Dear Regime: Letters to the Islamic Republic by Roger Sedarat
As much as I bemoan the easiness of simple syntax and clearly arranged words in poetry, as earnestly as I resist anything that does not challenge our notions of code and reality and the failures of language -- blah, blah, blah -- I have to admit that there are other kinds of poetic transgressions. And I have to admit that my perspective is on occasion useless. In the title poem of his fine volume of poetry, Dear Regime: Letters to the Islamic Republic, Roger Sedarat says, “My father returned from Iran with everything but his bones.” The poem stands in as a thesis for the book, I think.
. . . He said customs claimed them as government property.
We laid him on a Persian carpet in front of the television.
When I’d hold his wrist to his face
because he wanted to know the time,
we could see the holes made by swords in his elbow.
. . . My sister and I put him to bed
thinking that beside our mother
he’d turn into himself,
but through the door we only heard him crying,
telling his wife he could never again make love,
and through the keyhole we saw her shivering with him
wrapped around her like an old blanket
until he died one morning.
She folded him into a rectangle,
mailing him in a white shoebox
back to his country.
This poem smarts a bit. It’s sad and human and disturbing, but it’s also built of the particular sadness of people who experience political oppression and exile. If you didn’t gather it from the title, that’s what this book is about.
The title poem, though, does not represent the range of Sedarat’s tone, style, and content; it just works to lull the reader into the experience of the book. The opening poem, which precedes it, is a morbid and loving dedication to his infant (“two-foot-tall”) son, who, while playing in freshly laundered sheets, unknowingly mimics the death shroud that is a ritual of Muslim funerals. This takes place in the heavy, “crackling” presence of newspaper pages and, obviously, in the opening strings of a book devoted to unraveling the tragicomedy of hating and loving your homeland. Sedarat laughs it all off, but his laugh is serious and informative.
At moments, the book acts as a form of documentation, testimony of the wrongs committed against those who have no tongues. Sedarat openly asks the reader to pause and consider, to “think about the burden/ of living in a world/ with death sentences,” to please bear witness.
. . . Oh just another morality play,
this reporting of death sentences;
the writer knows it will not change a thing.
. . . Are the executed granted a vision of paradise,
able to run with deer to the stream?
The question is almost pedantic in a world
requiring submission to one’s government.
Whatever meaning the soul makes fails to matter.
. . . Print this on the thinnest paper;
see that it’s used to roll somebody’s last cigarette
before the inevitable fall into the grave.
I think of Carolyn Forche’s ideas about poetry of witness, ala “The Colonel” and the bag of cut-off ears spilled upon the table. But Sedarat isn’t really interested in just that; he also wants to pay respect to the Persian experience (its intersection with Iran and Iranian politics, his own family, poetic traditions, and a life in the United States that includes an incessant villainization of Iran).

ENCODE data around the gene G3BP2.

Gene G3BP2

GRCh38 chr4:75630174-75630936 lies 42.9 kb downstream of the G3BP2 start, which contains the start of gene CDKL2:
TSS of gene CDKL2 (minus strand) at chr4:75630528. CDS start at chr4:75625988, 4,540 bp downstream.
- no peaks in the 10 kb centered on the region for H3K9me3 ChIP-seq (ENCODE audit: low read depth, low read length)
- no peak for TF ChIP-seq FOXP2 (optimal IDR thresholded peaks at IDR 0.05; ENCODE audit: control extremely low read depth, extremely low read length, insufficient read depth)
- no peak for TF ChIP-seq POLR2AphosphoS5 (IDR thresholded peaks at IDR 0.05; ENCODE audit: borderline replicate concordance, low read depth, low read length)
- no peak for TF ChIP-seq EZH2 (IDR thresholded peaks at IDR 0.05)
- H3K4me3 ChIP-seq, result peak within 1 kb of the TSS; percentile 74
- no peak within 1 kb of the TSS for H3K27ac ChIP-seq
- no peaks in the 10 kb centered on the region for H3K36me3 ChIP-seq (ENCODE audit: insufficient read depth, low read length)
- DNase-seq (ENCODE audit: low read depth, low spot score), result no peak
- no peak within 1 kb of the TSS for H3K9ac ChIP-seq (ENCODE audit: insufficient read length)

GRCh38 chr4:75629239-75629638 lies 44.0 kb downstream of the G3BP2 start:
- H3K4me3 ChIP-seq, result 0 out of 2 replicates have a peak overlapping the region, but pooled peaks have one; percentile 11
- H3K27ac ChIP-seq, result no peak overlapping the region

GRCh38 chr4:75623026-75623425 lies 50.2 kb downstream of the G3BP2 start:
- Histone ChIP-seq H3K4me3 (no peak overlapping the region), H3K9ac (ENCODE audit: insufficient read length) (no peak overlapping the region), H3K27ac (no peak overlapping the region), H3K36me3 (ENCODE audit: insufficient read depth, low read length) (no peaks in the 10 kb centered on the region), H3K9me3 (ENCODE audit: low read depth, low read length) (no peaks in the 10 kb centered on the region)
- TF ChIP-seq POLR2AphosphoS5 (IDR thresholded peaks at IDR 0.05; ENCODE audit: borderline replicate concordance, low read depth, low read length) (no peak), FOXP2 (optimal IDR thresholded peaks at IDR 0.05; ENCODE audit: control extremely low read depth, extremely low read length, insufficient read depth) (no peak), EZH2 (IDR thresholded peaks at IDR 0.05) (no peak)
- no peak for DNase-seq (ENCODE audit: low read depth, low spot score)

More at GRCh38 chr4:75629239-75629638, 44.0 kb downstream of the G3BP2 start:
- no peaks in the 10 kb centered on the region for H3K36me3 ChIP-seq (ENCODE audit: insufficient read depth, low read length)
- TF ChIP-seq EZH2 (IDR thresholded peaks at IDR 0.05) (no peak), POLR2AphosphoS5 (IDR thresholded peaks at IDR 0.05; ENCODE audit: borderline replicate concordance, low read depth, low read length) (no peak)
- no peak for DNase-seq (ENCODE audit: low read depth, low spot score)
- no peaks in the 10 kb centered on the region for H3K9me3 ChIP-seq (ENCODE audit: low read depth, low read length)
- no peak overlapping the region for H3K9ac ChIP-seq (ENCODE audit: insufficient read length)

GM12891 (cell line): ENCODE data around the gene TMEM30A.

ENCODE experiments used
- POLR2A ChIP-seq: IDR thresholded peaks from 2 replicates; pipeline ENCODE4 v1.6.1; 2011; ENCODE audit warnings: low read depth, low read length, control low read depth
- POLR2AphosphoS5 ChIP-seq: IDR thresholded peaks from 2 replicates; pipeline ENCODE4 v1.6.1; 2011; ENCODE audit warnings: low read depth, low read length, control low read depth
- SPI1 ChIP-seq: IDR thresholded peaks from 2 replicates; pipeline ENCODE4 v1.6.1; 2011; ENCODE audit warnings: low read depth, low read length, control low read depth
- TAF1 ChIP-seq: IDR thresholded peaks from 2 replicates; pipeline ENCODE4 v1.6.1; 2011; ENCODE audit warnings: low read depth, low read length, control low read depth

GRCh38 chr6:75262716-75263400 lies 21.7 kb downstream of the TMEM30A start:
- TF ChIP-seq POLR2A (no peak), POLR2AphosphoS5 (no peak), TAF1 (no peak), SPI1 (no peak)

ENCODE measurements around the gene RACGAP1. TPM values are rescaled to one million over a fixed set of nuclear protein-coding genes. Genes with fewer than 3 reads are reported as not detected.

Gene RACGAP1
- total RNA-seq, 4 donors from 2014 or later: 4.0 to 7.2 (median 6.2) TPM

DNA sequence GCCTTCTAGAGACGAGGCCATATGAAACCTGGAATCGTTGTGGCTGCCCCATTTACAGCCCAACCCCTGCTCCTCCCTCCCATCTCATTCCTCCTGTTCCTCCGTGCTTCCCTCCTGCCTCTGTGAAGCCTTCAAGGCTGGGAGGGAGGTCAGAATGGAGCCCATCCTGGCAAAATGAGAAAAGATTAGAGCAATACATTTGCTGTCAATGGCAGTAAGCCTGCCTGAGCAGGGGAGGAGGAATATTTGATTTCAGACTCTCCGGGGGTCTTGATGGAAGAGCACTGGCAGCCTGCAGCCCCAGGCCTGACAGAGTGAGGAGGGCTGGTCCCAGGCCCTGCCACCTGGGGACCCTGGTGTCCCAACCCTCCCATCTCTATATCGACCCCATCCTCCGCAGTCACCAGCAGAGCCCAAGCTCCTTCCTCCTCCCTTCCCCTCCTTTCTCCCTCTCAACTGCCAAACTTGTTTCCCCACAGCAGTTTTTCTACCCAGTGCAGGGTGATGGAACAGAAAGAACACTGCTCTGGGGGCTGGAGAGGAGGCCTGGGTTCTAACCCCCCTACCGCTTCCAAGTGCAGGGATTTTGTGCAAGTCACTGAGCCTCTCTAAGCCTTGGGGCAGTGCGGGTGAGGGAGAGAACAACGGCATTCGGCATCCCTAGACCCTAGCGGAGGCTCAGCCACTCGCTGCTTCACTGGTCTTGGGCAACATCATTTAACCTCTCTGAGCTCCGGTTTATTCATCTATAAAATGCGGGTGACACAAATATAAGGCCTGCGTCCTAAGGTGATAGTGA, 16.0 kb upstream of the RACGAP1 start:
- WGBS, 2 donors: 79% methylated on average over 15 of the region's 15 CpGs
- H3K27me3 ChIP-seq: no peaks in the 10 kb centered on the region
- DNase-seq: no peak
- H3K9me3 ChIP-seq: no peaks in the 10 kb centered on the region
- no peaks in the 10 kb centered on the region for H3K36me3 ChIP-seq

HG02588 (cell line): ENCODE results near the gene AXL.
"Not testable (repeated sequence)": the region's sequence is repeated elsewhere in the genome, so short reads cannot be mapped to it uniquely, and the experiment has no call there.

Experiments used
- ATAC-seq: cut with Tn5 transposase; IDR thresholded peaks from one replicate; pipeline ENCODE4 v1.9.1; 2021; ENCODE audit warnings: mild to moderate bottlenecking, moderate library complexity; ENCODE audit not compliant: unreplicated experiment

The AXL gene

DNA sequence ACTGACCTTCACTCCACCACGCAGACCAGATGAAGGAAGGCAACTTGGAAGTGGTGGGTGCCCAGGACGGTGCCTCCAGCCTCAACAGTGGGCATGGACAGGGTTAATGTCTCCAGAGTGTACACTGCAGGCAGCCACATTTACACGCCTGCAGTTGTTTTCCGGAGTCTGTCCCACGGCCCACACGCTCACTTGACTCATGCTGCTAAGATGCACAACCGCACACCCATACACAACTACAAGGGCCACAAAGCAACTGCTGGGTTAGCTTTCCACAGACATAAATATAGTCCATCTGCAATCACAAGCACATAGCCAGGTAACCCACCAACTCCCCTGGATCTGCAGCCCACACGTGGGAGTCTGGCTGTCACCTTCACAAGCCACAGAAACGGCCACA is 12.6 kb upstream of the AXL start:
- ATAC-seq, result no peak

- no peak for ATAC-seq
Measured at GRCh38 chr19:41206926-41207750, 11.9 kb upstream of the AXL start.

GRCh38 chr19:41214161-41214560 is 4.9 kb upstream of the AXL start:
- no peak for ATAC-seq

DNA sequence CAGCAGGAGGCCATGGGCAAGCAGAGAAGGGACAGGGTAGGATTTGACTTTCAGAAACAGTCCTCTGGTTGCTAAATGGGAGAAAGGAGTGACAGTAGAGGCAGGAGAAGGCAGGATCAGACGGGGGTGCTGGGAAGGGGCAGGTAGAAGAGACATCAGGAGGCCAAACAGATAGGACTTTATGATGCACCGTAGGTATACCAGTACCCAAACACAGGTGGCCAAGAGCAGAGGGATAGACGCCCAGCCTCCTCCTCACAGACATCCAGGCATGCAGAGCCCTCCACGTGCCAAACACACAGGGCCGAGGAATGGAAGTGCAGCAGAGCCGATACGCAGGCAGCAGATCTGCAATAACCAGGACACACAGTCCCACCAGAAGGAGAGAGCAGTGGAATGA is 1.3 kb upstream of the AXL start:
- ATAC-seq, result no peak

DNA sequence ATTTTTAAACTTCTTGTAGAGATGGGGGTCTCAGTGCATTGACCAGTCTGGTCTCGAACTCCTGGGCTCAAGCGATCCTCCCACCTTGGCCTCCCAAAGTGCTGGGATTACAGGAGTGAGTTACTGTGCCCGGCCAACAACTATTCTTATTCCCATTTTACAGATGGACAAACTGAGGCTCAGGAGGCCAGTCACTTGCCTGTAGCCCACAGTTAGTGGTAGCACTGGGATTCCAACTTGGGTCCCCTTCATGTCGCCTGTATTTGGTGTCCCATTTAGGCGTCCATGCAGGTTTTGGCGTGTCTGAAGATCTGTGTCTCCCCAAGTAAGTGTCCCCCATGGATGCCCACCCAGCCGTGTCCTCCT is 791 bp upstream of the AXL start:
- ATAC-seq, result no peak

As I mentioned, Sedarat takes his humor quite seriously; he says, in an interview at Critical Mass, “Humor has been the most affirming method for me... Too often in past depictions of the Middle East, I come across over-romanticized images that don’t prove very challenging, inviting the western reader to visit the figuration of the country as a kind of travel guide.” When he makes an entire poem out of the absurd taboo of male/female interactions in sports, in “Athletes Make the Best Persian Pornography,” Sedarat, in one stroke, battles cultural imperialism (how the West oversimplifies, falsely assumes), reveals the perspective of many “insiders,” and jokes, quite raucously...
Reza Goes Bowling. Banned in Iran as a sport
for its obvious sexual suggestions,
watch close-ups of this young man . . .
putting three fingers in a red ball.
This, truly, is smart-ass transgression. Similarly, Sedarat faux-censors his words in a mock-interview with Ayatollah Khomeini; the poem is a transcript of mostly “AK’s” questions and the “Author’s” X-ed out words. At one moment, AK compares the author to an important figure against whom he famously issued a fatwa, Salman Rushdie: “You bark like a puppy dog of that greater bitch, Salman Rushdie.” Ouch.
I’m skipping over all sorts of other wonderful things about Roger Sedarat’s book -- some beautiful imagery, some sensual playfulness, a snatching back of the racist “Haji Baba” character (you can see RS’s notes for more detail), the longing to make poems that mean something to the world -- in order to make my point about how relevant and timely this book is. It’s easy to say that we embrace multi-culturalism when it comes to food fairs and NPR human interest pieces, but a lot harder and more interesting to actually learn about the many, many layers that enshroud and veil human experience. Sedarat, without any watering down, makes this excellent contribution to our real histories.
Dear Regime: Letters to the Islamic Republic by
Ohio University Press